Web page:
8 September 2003 |
No on Recall, Yes on Gary Coleman (unpublished)
for consideration as an Op-Ed piece
background: in 2003 the people of California decided to have a special election to recall the Governor. Each voter was able to make two choices: 1) whether or not the Governor should be recalled, and 2) who should be the new Governor if the recall passed. Along with many serious candidates there were also some who entered the race apparently for the publicity value, including television personalities, publishers of adult material, and, well, Angelyne, whose profession defies labels or descriptions.
I proposed the following piece for the Op-Ed section of the Los Angeles Times. It went unpublished -- until now!
I'm going to state my conclusion right now, since California voters likely wouldn't read to the end of this short piece: Governor Angelyne. The Honorable Larry Flynt. Ladies and gentlemen, the Chief Executive of the Great State of California, Mr Gary Coleman. Be careful what you wish for.
What's wrong with California? The legislature passes laws that must be overturned by the Supreme Court (unconstitutional retroactive change of statute of limitations). By the initiative process, the people enact measures that are vindictive (three strikes) and reactionary (term limits), and ultimately counterproductive.
Even good-idea laws (Proposition 13) are not fine-tuned when enormous loopholes defeat their original purpose. And now, 1.6 million of us have squandered what little stability we had by signing petitions to recall the Governor.
If there is a good side, it is that a number of very thoughtful and articulate candidates who probably don't have a chance of winning are speaking their minds. They're telling us just how troubled our system is. Not the Governor. The whole system.
It's not just California, of course. Our society operates on the surface of problems, and rarely addresses root causes or our deeply flawed social infrastructure. So what if most of the rest of the world is worse. We can still be better.
The tone of this piece probably sounds liberal, but that, again, would be a surface interpretation. The fact is that the deep cleaning that our society needs could be done with sincere conservatism (not an oxymoron!) or restrained liberal approaches, or even better, a combination of the two, as long as the re-working goes to fundamental issues and has a long-term vision.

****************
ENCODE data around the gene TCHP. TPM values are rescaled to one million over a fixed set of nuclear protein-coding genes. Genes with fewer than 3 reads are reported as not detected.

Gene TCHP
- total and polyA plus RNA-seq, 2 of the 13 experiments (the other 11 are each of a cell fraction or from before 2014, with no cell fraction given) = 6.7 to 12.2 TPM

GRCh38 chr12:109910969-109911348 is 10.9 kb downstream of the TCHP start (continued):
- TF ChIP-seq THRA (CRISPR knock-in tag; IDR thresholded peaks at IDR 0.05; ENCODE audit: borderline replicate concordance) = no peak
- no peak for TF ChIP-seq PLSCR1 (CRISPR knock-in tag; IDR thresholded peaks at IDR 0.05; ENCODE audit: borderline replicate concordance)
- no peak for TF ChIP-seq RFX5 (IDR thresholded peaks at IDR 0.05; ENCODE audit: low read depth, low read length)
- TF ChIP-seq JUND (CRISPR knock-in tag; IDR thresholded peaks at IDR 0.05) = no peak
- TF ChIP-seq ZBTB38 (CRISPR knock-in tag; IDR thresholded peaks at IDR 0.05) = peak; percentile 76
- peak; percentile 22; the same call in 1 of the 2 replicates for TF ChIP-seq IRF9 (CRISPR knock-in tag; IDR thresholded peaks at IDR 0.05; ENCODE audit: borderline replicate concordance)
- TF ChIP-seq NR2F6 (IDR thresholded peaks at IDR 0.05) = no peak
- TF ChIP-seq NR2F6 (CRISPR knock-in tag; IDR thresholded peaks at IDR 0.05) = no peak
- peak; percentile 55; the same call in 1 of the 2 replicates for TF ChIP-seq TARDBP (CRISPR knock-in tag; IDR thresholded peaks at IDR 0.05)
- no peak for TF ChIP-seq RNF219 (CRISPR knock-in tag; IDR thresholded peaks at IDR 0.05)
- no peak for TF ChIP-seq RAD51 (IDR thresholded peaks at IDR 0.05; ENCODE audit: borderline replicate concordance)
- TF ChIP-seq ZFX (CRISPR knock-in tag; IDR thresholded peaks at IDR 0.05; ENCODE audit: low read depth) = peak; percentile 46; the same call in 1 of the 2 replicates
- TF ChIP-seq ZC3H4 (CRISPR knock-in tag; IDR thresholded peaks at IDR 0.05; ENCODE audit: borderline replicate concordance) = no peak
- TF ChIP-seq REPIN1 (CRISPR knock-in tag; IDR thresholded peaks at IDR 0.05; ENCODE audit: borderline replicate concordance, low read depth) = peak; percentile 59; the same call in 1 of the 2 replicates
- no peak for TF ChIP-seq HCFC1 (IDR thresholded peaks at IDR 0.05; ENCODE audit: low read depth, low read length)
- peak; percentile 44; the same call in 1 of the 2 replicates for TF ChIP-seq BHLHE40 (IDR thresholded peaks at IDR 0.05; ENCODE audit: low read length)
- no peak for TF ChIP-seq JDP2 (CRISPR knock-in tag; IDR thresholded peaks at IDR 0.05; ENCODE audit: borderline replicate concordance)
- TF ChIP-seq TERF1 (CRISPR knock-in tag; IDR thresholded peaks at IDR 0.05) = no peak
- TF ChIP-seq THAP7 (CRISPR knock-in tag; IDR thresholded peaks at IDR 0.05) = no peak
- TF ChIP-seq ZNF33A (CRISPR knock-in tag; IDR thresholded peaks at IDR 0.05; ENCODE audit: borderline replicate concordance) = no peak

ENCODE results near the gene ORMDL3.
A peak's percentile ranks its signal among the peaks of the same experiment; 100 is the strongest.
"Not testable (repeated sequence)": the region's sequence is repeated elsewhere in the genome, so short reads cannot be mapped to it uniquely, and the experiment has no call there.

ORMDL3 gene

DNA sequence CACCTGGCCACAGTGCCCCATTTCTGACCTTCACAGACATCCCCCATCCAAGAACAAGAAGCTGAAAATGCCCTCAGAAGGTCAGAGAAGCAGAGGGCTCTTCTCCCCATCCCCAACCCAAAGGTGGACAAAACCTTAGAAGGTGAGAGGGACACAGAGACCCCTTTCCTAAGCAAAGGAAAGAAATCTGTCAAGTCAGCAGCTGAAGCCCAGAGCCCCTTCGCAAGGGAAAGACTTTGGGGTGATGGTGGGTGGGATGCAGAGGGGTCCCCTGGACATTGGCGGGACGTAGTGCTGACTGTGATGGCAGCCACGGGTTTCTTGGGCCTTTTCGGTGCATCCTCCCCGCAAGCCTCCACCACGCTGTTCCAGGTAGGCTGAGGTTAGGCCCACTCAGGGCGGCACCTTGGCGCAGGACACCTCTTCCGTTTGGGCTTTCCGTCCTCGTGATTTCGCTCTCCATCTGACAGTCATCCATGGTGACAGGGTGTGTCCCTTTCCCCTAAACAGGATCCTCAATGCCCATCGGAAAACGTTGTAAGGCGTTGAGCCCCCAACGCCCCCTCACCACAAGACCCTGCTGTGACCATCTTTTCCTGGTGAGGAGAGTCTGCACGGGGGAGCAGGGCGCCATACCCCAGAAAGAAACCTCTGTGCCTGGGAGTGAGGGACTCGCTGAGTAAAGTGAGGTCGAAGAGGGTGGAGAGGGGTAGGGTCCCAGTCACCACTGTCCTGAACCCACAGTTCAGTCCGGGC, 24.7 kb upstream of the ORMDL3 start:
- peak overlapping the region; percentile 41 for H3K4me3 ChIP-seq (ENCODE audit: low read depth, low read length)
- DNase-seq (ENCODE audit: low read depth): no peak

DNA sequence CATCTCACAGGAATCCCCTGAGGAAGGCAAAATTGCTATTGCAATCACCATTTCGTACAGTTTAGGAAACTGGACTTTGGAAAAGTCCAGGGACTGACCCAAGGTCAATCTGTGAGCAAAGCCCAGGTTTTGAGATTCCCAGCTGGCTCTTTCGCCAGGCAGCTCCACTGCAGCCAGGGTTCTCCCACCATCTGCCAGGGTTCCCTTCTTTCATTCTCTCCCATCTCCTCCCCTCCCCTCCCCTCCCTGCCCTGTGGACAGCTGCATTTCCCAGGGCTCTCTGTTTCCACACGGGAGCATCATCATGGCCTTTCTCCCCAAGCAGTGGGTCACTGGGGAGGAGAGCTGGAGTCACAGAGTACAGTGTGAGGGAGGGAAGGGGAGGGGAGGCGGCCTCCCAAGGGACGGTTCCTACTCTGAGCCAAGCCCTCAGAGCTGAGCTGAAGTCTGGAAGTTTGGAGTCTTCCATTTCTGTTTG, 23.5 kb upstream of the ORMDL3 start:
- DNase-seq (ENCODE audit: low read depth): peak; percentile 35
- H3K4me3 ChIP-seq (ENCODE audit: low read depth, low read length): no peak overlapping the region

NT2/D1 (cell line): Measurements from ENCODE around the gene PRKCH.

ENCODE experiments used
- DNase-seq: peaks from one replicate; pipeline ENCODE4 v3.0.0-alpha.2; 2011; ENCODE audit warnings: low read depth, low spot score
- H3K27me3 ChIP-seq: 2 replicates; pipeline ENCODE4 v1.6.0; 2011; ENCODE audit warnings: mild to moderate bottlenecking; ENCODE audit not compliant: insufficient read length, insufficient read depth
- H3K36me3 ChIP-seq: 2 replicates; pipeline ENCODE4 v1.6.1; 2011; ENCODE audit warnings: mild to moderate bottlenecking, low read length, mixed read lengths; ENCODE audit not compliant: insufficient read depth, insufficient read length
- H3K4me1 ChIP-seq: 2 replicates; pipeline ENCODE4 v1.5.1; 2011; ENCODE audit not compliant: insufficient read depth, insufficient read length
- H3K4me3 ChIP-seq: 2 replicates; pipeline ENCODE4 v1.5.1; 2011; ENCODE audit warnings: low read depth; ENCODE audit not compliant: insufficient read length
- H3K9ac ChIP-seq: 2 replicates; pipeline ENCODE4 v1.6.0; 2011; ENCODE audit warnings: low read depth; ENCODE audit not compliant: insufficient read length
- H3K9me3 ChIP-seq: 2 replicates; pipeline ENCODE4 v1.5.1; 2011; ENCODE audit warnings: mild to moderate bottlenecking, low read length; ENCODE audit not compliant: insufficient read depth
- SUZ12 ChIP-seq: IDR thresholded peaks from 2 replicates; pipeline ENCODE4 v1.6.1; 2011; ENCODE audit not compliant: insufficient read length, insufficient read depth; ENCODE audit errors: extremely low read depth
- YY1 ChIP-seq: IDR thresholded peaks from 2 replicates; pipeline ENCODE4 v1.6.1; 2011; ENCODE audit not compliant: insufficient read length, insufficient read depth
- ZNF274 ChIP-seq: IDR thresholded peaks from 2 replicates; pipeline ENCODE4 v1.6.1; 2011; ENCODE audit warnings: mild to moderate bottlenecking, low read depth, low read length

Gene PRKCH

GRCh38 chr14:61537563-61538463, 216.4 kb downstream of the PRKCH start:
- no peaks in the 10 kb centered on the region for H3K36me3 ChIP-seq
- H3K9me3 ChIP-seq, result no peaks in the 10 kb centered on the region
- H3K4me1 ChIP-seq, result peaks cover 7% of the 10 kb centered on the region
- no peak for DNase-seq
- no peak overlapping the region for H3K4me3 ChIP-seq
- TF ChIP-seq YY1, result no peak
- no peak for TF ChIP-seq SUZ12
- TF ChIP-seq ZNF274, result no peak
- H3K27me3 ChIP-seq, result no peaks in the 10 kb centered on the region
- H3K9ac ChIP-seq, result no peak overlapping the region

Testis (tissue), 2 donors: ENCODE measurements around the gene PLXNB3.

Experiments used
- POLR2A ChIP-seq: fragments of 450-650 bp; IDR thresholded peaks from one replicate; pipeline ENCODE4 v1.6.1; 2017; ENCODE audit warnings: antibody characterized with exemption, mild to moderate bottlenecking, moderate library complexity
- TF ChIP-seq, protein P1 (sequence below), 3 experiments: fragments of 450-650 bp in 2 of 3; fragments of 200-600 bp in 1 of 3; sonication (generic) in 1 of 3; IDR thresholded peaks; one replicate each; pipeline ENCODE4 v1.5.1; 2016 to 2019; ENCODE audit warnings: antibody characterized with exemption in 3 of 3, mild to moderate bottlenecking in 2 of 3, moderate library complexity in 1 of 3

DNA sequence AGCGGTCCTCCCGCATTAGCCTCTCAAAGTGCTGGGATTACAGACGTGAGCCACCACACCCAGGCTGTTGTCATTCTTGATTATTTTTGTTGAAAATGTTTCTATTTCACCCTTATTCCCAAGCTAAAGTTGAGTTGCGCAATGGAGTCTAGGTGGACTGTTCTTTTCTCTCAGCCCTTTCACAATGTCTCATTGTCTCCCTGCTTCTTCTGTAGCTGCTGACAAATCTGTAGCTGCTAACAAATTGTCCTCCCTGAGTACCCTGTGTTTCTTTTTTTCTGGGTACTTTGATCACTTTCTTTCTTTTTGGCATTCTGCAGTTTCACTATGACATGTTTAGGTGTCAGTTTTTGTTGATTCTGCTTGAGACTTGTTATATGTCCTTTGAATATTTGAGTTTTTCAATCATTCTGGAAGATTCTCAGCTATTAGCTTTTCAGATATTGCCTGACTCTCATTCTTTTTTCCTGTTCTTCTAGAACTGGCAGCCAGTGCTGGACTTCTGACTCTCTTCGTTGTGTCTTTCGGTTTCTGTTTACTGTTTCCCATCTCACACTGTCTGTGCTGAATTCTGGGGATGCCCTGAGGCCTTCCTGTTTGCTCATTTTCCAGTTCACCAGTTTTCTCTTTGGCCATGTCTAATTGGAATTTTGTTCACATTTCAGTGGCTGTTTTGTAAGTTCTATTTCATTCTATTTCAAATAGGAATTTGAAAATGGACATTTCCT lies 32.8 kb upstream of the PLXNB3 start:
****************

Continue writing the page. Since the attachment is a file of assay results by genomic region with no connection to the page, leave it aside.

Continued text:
Politicians have proven how temporary they are, and how quick-fix their "solutions" have been. Our society needs to encourage and elevate our social philosophers, and somehow make them and their plans more important than each year's budget debates or re-election campaigns.
Now, in fairness, I need to give examples. This is the hard part, because I'm not a politician, and I'm only an armchair social philosopher. The list is partial, and reflects my biases, but may be a starting place.
Education must become more than a trendy campaign promise.
But even more important are the daily lives of our future citizens. We need, for example, to show teenagers the same affection, attention and care that we show so easily to infants and toddlers.
Everyone deserves a good education, a safe home, a productive job, and an enjoyable leisure, but somehow we need to create an ambience in which these perquisites and one's place in society are earned by emerging citizens, not expected as their due. (See, I told you some of these ideas could be conservative!)
We need to pay more attention to small, quality-of-life issues like noise pollution, public abuses of things like parking and littering, common courtesy, mitzvot (good deeds). Some of these can be regulated with laws, some can't.
We need to mitigate the crushing barrage of international media and mass advertising that shapes young people's expectations and forces them to emulate unattainable role models. We need to foster smaller, local social structures that are human in scale, have attainable goals, provide in-person heroes, and allow growing people to be as diverse and different as they naturally will be.
We need to protect young people from harm, but even more importantly we need gradually to prepare them beginning before adolescence -- much earlier than we do now -- to be informed decisionmakers, independent and self-controlled participants (and contributors) in the adult world they soon will share.
As for the immediate question of what to do on October 7, we may have put ourselves in a lose-lose situation. Perhaps the best we can do is defeat the recall, cut our losses, and lick our wounds. Turning out the governor and then trying to rally support around a new one who likely would receive 30% or less of the votes is absurd at best, even in Crazy California.
So here's what we do. Everyone who sensibly votes "No" on the question of recall should also choose one of the less serious candidates on Question 2 of the October 7 ballot. If the recall were to pass, a Governor Angelyne or Larry Flynt might give our state just what we deserve.